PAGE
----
Marcus: Not at SC, but I did develop one in the Pros. It’s interesting, early in my career, I was always able to separate friends and the game. I would say hello to my friends, shake their hands, and then click on the switch. It’s game time. I was going to do everything necessary to beat you. What ended up happening a few times, I would see my friends before the game, shake their hands, then I would end up fumbling the ball to my friends. [laughs] I was like, “What the hell’? So after that, before the game, my friends were lucky to get a wave or a head nod from me. [laughs]
Ronnie: I always had a bowl of vanilla ice cream. [laughs] My other ritual was to look at the man in the mirror. I would talk to myself and stare at myself. I would challenge myself. Was I ready to go? Was I buying into the opportunity?
VC: As roommates, did you guys ever discuss dreams about being NFL Hall of Famers?
Marcus: We never discussed the Hall of Fame, we certainly discussed being great. We wanted to leave a mark, be the best, wanted our name heavenly entrenched in the landscape of professional football. We certainly talked about it, we felt if we could get that done, the Hall of Fame could be in reach. Ronnie was tremendously ambitious, he was driven. I was driven too, although our approaches were different. Sometimes you can look at Ronnie and see his determination. With me, you might not see it, but I was just as determined. We both wanted it.
Ronnie: Never dreams of being a Hall of Famer, just dreams about being the best we can be. Dreams of wanting to go out and dominate. We talked about not allowing ourselves to never put in the work needed to achieve our goals. The guys that have shared with us their experience with greatness, it always start with the belief that you can achieve anything you want to. It takes risk, it takes sacrifice, and we talked about what it would take to get there.
VC: What are your thoughts on the climate of football? NCAA and the NFL.
Marcus: The game is healthy as it’s ever been. The interest, the kids that want to play, and the game is exciting. It’s validated every year when millions of people tune in to watch the Super Bowl. The game has clearly evolved, it’s changed, rules have changed. A big challenge, is how we measure greats players from one era to the next. We have to use wisdom in measuring numbers, statistics are misleading, they don’t tell the complete truth. There are rules that make it more convenient for some, and not for others. The numbers are clearly different. The NFL has legislated the offense to be the most important part of the game, in college football also. Points bring excitement. The game is great, I just find it difficult to measure who is great and who isn’t.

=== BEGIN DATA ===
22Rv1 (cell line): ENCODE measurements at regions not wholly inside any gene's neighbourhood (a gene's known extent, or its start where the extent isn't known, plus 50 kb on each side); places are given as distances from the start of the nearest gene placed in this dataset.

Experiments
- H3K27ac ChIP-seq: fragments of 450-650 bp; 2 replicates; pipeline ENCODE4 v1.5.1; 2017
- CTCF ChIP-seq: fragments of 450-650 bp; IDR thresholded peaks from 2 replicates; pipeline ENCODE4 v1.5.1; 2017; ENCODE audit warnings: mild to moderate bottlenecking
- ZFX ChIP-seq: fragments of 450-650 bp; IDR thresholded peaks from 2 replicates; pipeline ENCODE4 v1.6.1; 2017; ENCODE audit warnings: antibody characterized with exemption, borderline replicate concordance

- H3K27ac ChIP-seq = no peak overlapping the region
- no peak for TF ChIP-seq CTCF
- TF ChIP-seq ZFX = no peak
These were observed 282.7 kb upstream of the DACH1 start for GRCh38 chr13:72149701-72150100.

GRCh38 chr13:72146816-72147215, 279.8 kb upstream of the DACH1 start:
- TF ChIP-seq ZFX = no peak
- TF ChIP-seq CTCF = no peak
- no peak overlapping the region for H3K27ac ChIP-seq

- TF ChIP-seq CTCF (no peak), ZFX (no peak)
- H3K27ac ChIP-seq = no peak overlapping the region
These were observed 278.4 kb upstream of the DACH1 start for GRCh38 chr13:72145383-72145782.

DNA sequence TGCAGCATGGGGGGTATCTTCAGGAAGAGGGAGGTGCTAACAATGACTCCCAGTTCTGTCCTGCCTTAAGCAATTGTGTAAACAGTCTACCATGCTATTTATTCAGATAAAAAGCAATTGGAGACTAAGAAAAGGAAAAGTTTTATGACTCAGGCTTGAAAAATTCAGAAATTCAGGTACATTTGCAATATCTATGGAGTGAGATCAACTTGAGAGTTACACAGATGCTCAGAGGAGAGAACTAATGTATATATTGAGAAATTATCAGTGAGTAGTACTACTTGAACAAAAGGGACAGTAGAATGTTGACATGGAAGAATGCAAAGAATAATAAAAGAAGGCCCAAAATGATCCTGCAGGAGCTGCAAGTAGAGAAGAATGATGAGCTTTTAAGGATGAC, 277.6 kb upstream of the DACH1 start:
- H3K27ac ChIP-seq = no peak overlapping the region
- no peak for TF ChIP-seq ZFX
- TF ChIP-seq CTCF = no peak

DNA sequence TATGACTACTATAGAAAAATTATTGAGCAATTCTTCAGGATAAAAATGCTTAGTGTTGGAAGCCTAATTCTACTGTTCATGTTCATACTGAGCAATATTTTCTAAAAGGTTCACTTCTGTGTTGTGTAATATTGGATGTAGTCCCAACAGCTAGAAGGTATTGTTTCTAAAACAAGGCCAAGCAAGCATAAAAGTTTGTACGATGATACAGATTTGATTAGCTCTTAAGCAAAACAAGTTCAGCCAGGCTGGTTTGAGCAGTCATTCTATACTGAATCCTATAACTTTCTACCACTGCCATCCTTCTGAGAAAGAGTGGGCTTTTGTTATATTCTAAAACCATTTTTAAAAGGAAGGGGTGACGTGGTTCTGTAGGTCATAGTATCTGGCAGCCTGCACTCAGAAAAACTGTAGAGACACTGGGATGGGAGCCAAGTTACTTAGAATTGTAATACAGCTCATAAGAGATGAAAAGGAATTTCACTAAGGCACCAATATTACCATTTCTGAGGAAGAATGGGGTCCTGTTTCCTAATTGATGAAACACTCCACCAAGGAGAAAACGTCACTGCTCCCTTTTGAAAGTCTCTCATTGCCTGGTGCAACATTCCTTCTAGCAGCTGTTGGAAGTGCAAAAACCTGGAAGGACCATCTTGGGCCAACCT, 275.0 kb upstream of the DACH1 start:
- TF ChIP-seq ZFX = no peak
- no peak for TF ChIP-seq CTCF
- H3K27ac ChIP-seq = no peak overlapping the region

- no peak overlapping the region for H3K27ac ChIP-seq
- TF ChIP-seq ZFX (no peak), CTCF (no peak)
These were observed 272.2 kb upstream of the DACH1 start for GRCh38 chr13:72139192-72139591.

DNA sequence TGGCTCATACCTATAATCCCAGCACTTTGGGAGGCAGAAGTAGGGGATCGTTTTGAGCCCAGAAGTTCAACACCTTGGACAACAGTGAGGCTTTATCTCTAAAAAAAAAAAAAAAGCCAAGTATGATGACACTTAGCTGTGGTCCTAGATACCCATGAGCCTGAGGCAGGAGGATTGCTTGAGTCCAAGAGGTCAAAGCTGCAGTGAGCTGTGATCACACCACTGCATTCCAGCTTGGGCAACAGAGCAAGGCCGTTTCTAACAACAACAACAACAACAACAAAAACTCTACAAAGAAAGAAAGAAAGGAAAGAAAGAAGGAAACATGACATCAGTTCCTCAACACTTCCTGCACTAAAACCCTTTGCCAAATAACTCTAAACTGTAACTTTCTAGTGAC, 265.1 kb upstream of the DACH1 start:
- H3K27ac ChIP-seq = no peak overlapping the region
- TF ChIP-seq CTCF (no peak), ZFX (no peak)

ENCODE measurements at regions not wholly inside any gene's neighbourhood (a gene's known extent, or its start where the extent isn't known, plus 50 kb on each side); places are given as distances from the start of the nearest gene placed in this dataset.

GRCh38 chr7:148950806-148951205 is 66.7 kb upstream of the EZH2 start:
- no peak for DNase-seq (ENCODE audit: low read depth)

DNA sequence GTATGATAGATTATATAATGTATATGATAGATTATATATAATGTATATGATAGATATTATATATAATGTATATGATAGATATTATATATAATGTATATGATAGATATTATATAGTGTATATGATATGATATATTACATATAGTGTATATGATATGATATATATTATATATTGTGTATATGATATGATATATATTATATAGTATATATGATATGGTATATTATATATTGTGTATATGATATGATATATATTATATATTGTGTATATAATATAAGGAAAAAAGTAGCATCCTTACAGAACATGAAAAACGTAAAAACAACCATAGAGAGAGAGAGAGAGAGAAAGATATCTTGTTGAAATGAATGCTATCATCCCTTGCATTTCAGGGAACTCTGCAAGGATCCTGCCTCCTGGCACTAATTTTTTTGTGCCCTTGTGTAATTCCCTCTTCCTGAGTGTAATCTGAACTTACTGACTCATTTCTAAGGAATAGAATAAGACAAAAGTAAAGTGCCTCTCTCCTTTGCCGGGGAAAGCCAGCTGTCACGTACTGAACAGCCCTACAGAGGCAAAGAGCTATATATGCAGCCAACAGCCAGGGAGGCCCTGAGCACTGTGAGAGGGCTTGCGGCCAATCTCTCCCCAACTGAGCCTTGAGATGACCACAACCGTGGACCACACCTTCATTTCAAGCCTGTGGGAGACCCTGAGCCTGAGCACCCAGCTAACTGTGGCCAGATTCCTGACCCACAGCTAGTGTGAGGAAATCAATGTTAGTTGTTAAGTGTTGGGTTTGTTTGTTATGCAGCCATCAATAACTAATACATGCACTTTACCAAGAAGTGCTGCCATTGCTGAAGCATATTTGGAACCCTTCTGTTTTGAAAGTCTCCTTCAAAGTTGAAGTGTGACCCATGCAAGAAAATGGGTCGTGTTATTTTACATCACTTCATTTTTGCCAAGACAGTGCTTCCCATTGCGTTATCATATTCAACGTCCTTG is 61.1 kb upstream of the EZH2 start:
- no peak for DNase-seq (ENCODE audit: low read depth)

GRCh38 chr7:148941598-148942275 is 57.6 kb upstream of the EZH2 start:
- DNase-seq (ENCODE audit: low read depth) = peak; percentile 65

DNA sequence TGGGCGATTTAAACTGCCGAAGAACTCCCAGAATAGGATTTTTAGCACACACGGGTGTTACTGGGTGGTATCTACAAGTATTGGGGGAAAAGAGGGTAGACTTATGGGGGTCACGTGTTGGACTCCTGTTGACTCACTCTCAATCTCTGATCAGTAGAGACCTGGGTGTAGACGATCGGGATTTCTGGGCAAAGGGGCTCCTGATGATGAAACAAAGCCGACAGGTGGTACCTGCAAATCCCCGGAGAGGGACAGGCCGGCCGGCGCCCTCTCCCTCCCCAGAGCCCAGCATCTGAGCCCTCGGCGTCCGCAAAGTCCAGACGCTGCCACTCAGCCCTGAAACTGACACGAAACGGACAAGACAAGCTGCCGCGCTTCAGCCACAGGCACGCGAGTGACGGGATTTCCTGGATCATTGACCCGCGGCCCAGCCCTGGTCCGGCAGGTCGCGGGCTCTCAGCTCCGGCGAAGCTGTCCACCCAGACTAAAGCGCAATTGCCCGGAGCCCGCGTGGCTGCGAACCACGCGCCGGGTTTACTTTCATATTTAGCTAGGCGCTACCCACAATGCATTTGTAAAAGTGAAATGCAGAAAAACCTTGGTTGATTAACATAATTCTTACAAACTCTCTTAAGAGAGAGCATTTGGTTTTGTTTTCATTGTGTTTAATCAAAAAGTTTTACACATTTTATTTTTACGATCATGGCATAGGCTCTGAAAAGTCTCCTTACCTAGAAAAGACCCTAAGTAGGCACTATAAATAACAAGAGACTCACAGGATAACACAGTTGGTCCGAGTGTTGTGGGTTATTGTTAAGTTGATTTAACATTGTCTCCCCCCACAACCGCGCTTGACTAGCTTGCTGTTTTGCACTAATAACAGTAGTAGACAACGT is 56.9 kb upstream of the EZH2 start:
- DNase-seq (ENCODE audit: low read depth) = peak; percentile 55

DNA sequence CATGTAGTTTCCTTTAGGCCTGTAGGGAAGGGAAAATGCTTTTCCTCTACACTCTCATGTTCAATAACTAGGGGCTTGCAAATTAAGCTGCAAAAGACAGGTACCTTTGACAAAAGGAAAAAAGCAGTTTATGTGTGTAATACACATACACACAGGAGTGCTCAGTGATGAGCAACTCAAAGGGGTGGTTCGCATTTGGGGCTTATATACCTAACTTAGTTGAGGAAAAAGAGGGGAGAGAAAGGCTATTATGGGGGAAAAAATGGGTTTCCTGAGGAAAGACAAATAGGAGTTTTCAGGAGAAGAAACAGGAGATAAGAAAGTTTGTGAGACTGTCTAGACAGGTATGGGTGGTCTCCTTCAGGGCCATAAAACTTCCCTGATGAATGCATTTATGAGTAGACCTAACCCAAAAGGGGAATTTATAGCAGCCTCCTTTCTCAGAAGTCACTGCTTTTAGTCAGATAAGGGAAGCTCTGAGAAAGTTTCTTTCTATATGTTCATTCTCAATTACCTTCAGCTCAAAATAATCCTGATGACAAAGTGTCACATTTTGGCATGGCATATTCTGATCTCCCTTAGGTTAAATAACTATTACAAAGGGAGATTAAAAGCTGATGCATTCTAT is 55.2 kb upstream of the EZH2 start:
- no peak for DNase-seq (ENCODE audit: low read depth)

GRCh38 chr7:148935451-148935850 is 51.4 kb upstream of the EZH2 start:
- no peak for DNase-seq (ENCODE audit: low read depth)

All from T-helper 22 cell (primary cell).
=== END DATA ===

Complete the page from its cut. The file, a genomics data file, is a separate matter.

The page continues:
Ronnie: Football is a great sport. It’s the best sport the world. People in America love it, people around the globe are appreciating the game more. The safety issues are near and dear to my heart. The stuff I’ve seen over the years, I hope we continue to find ways to not only play the game at a high level that allows the game to flourish, but to not have the severe injuries, like a Darryl Stingley, a Jeff Fuller and any of the folks that I’ve seen get hurt playing this game. I also hope guys realize that playing is a privilege not a right, and when they play this game, they understand that there were a lot of people who came before them. So many sacrifices were made by so many, to make this game what it is today. I want players to have that frame of mind.
VC: How was it being teammates on the Raiders?
Marcus: That was great. I hadn’t played with Ronnie for a long period of time. When he joined the Raiders, I had a friend, a confidant, someone who always inspired me by his play. I had someone to compete with, he knew what it took to win, in the classroom and on the field. Nobody exemplified that more than Ronnie.
Ronnie: One of the great things about going to the Raiders, was being a teammate of Marcus. It re-united us, it reignited my abiltiy and my desire to want to compete. It was great opportunity for us to connect. You can’t buy friendship.
VC: On November 13, 1988, Marcus’s Raiders visited Candlestick Park and left with a victory. Do you guys remember that 9-3 battle?
Marcus: No. [laughs] I don’t remember, I think the only thing I remember is getting into a fight with Charles Hailey. [laughs]
Ronnie: I remember that game being a big loss, it was one of the lowest days for the 49er franchise. It was how the Raiders beat us, 9-3. I remember having to tackle Marcus and Bo Jackson that day. That was a first.